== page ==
Wednesday, December 3, 2008

Props and costume for "Slayers of Evil".


When my LARP friend Martin and I decided to produce our own little fantasy epic, we immediately settled on having it look like it jumped out of a 1970's Dungeons & Dragons rule book. Which meant that the wizard should have a pointy hat, the elf must wear Robin Hood tights and the barbarian princess must have a very skimpy outfit.
All of this also meant another call to my invaluable dress-making friend Liz Mattsson, who's provided clothes for both actors and puppets in a number of my films. Nothing is impossible for her to make and if she doesn't know how to make it straight away, she'll figure it out. There is a great freedom, and I have to say relief, not having to rely on what you might find in a theatre wardrobe. Sometimes you strike gold there, but more often you get something that is kind of, sort of what you have in mind. It is a hundred times better to be able to design the entire look of a character from scratch and then be able to stick to it. It's an added cost of buying material for the costumes, but it's worth it.



For our wizard, Aronaxx (played by Rolf Berg) I bought bright red cloth and painted hundreds of astrological and alchemical symbols over it with gold textile paint. It took two full days to do that. Then Liz pieced it all together in the form of a typical wizard's robe. Easy to put on and get out of, and Rolf could even go and have a wee-wee while wearing it.





The wizard's pointy had was made out of a kind of soft, but sturdy cardboard with glue on one side of it. You remove a protective paper covering from the glue side and press the cardboard down on a piece of cloth. In this case I painted on the symbols after I had attached the cloth and assempled the cone.

This photo is taken at the end of the last day of shooting for Rolf, and as you can see he sweated quite a bit!















The wizard's staff was a very simple construction. The staff itself was a wooden rod used for hanging curtains and the top was a styrofoam ball, covered with latex and spraypainted gold. The detaling on the orb was made from latex castings of clay sculptures. It was all made very quickly the day before shooting started.

Rolf was wearing a beard made out of human hair. I bought it a coulpe of years back and originally used it for a film called The Haunted Mill, but since the beard is attached to lace fiber, it can be reused again and again. Which is a good thing since it was really, really expensive.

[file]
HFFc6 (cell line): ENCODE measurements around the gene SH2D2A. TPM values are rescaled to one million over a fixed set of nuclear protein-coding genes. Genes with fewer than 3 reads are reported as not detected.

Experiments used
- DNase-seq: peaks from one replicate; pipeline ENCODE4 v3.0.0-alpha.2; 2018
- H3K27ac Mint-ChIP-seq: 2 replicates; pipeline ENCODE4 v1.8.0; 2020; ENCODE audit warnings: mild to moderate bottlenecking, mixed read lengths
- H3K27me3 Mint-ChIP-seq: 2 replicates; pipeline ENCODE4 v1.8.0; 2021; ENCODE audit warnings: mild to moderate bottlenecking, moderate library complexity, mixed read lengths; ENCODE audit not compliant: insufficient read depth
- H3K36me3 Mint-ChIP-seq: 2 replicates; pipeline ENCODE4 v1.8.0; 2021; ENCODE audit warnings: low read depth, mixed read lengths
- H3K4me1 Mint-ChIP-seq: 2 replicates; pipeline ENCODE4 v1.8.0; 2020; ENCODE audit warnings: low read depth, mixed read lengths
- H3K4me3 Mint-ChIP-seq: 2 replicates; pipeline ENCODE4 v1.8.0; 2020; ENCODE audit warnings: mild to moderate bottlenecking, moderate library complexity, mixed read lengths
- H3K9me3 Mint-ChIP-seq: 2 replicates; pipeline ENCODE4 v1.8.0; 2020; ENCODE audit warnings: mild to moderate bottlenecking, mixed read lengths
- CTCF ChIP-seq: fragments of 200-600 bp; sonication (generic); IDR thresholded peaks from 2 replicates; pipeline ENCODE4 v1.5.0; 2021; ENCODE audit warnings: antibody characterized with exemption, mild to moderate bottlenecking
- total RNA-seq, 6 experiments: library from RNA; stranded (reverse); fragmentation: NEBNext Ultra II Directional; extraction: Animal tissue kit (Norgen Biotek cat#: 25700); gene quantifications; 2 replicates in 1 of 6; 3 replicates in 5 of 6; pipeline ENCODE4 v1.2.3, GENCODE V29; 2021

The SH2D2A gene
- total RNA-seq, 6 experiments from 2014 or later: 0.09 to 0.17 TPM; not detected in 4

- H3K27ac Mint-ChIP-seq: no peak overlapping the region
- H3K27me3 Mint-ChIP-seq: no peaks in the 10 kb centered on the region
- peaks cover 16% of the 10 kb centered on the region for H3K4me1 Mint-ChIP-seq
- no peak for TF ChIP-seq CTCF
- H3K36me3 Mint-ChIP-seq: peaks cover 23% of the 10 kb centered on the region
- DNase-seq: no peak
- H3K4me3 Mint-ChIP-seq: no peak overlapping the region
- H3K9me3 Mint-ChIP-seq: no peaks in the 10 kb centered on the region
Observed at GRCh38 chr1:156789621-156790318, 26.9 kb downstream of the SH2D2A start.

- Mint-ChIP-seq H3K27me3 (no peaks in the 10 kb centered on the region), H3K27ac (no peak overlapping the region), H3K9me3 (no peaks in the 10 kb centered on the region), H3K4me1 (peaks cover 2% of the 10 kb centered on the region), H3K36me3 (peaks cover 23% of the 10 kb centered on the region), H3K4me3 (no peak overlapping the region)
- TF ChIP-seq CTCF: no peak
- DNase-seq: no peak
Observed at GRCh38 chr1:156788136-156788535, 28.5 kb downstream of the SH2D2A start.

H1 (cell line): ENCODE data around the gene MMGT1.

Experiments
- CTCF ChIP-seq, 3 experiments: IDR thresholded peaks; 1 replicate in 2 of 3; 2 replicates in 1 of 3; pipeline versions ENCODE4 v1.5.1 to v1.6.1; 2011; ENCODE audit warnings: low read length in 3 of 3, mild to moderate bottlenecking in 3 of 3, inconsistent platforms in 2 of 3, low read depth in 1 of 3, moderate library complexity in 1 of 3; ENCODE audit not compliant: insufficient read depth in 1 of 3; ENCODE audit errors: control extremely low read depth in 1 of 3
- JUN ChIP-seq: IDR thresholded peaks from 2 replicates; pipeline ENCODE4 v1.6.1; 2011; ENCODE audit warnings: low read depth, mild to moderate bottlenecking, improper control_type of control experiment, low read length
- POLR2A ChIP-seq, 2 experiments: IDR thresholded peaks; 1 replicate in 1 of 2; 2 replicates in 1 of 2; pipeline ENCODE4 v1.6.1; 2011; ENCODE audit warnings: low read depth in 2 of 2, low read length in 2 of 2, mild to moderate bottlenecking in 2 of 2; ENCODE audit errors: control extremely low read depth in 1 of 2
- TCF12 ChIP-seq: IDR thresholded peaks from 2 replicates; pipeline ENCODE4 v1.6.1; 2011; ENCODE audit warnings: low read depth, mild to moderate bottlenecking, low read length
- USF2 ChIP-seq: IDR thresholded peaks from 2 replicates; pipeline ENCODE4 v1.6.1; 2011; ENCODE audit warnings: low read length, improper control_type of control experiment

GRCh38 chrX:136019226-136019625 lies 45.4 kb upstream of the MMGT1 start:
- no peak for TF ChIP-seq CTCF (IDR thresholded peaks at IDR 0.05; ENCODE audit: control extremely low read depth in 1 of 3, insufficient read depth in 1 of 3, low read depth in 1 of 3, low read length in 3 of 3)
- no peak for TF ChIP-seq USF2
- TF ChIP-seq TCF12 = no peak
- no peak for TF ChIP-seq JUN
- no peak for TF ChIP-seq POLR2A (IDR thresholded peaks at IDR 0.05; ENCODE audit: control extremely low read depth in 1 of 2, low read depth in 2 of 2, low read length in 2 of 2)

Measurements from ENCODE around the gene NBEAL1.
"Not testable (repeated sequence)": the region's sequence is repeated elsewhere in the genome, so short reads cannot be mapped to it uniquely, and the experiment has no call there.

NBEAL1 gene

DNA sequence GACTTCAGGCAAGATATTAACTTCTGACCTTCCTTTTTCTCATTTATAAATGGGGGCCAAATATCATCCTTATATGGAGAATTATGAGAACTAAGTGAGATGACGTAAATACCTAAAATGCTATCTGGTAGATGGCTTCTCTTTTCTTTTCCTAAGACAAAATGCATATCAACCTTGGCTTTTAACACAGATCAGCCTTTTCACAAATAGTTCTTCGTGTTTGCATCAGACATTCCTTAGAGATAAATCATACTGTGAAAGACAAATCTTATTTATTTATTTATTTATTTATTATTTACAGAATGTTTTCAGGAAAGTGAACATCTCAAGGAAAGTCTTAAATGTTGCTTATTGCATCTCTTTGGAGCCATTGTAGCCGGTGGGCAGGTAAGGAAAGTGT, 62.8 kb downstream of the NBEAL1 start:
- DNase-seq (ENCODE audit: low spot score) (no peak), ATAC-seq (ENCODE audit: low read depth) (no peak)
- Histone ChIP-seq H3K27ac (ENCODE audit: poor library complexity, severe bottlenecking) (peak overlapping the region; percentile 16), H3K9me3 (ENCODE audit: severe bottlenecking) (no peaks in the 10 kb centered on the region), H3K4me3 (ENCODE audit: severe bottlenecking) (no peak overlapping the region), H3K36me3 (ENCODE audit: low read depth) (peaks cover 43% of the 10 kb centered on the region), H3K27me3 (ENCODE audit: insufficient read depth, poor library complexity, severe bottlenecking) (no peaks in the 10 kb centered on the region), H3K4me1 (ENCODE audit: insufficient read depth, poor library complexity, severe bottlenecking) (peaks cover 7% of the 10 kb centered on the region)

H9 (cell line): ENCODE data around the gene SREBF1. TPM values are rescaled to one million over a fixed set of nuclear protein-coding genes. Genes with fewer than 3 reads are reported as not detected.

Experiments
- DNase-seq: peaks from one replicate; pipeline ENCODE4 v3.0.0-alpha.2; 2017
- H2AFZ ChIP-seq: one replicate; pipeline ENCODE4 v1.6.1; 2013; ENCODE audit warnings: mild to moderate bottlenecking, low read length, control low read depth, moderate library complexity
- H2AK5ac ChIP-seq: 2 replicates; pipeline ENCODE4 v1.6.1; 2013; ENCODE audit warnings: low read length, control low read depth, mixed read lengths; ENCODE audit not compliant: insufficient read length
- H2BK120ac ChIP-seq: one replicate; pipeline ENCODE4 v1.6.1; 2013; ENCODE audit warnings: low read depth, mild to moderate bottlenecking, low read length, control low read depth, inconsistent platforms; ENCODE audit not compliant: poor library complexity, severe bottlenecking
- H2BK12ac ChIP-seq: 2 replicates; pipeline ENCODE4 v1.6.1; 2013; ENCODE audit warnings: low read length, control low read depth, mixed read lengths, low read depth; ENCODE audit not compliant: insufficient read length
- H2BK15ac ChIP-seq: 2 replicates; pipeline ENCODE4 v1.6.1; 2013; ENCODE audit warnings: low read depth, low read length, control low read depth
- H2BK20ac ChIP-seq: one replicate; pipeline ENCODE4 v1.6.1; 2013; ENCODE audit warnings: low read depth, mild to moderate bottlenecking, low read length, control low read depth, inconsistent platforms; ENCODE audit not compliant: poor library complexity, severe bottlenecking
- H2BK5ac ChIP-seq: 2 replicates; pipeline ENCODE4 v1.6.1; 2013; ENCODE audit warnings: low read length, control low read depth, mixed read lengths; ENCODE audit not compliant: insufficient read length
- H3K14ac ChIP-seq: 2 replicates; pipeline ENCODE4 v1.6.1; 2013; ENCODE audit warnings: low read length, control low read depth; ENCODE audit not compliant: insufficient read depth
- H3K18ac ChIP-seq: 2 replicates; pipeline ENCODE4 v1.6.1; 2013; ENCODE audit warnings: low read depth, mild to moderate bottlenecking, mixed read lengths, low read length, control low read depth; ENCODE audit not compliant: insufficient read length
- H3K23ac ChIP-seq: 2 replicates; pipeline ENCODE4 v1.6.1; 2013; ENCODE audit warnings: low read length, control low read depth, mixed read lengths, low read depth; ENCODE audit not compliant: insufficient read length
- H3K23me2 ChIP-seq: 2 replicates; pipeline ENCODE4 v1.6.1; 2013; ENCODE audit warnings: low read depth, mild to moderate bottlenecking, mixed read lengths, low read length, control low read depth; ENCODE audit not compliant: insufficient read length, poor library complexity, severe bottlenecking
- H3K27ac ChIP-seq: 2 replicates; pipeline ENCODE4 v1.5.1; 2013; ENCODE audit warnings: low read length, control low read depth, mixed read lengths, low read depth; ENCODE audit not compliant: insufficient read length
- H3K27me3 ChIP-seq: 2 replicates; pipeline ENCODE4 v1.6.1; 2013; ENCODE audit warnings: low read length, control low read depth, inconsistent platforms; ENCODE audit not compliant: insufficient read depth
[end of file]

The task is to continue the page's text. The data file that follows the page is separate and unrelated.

The character who needed the most elaborate props and costume was probably Vulvia, the barbarian princess (played by Malin Hermansson). Malin was chosen for a number of reasons; she has the looks, the figure and the humor for the job. She can also act and dance, the latter being a plus when fight choreography is used.

Vulvia is certainly the toughest in the bunch of heroes, so we decided to juxtapose this by giving her a taste for pink. Actually (not referred to in the film), the pink fur comes from a bear-like monster living in the wild mountains that are her home.

Parts of her outfit, the cape, the shoulder pads and the boots are taken from a costume made a few years back. The leather arm braces were made by a friend of Martin's. At the time of filming this project, Malin was a brunette and we felt she didn't look Scandinavian or valkry-ish enough. So I bought a blonde wig.




Vulvia's necklace was inspired by barbarian bling-bling seen in Frank Frazetta's Conan paintings. I sculpted the skull of an unidentified nasty little animal in clay, made a silicone mold and cast the finished skull in plastic. It was the painted and stuck on leather-imitation thread with four latex bear claws.

Vulvia's helmet was also sculpted in clay and cast in latex from a plaster mold. I wanted something soft and comfortable for Malin to wear. After I had painted it in dark grey PAX and aluminum paint, Liz dressed it up with pink fur.